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The adaptive value of parental responsiveness to nestling begging.

Grodzinski, Uri; Lotem, Arnon.
Proc Biol Sci ; 274(1624): 2449-56, 2007 Oct 07.
Artículo en Inglés | MEDLINE | ID: mdl-17650473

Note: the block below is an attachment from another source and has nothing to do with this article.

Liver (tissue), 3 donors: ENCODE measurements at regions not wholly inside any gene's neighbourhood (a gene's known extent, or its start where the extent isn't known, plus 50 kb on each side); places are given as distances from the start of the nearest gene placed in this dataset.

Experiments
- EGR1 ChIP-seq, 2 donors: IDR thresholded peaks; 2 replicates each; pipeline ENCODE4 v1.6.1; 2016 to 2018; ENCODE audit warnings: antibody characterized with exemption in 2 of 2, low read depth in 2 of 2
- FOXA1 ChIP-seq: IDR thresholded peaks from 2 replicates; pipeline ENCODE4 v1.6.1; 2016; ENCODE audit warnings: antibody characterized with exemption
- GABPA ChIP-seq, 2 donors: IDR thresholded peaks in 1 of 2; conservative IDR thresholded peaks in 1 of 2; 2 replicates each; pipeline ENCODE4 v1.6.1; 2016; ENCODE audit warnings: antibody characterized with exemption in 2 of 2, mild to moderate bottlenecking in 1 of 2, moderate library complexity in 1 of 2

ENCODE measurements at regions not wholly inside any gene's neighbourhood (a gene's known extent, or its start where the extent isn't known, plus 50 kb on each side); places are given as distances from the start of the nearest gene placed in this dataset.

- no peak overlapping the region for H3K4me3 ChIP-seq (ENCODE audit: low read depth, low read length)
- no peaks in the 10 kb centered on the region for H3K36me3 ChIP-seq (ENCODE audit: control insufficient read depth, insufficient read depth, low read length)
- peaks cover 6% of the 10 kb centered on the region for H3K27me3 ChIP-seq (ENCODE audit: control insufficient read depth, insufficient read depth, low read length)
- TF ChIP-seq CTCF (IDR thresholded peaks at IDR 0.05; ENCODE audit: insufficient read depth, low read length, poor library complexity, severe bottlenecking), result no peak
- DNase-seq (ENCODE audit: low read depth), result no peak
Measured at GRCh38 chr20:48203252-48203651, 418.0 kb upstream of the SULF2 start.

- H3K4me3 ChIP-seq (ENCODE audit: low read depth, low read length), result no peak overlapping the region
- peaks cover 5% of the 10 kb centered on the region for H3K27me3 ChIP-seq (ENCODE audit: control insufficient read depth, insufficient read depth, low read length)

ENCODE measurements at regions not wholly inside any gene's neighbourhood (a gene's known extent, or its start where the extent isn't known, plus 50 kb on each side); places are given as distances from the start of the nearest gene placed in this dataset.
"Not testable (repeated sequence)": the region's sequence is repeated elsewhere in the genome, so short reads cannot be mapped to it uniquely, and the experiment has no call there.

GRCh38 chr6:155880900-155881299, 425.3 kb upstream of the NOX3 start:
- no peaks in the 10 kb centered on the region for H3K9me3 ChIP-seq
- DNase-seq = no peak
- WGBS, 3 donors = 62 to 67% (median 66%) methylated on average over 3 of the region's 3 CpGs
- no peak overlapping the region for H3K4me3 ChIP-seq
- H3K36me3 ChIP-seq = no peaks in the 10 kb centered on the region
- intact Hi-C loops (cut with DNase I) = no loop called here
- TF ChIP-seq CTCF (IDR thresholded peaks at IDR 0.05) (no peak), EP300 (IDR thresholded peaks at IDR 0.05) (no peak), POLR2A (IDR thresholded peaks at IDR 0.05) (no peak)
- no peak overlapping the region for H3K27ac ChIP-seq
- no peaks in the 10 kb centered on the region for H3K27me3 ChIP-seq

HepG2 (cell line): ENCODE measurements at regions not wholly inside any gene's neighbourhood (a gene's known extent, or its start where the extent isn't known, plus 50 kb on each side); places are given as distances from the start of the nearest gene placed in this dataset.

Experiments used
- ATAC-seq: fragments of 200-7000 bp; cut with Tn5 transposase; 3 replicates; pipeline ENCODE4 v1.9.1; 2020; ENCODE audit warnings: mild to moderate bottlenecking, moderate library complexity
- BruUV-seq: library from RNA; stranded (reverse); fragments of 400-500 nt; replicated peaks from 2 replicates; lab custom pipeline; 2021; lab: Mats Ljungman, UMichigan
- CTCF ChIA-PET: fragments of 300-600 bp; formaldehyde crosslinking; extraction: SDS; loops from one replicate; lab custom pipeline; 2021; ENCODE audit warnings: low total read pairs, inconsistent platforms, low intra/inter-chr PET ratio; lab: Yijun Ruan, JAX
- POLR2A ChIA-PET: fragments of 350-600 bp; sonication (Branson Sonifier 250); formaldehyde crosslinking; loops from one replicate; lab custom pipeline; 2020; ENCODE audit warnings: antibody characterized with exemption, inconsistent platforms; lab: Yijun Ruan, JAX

Despite extensive theoretical and empirical research into offspring food solicitation behaviour as a model for parent-offspring conflict and communication, the adaptive value of parental responsiveness to begging has never been tested experimentally. Game theory models, as well as empirical studies, suggest that begging conveys information on offspring state, which implies that parental investment can be better translated to fitness by responding to begging when allocating resources rather than by ignoring it. However, this assumption and its underlying mechanisms have received little or no attention. Here we show by experiments with hand-raised house sparrow (Passer domesticus) nestlings that a 'responsive parent' will do better than a hypothetical 'non-responsive' mutant (that provides similar food amounts, but irrespective of begging). This is neither because food-deprived nestlings convert food to mass more efficiently, however, nor because responsiveness reduces costly begging. Rather, responsiveness to begging is adaptive because it reduces two opposing risks one is wasting time when returning too soon to feed already satiated nestlings and the other is repeatedly overlooking some nestlings as a result of the stochastic nature of a random, non-responsive strategy. This study provides the first experimental evidence for the adaptive value of parental responsiveness to offspring begging.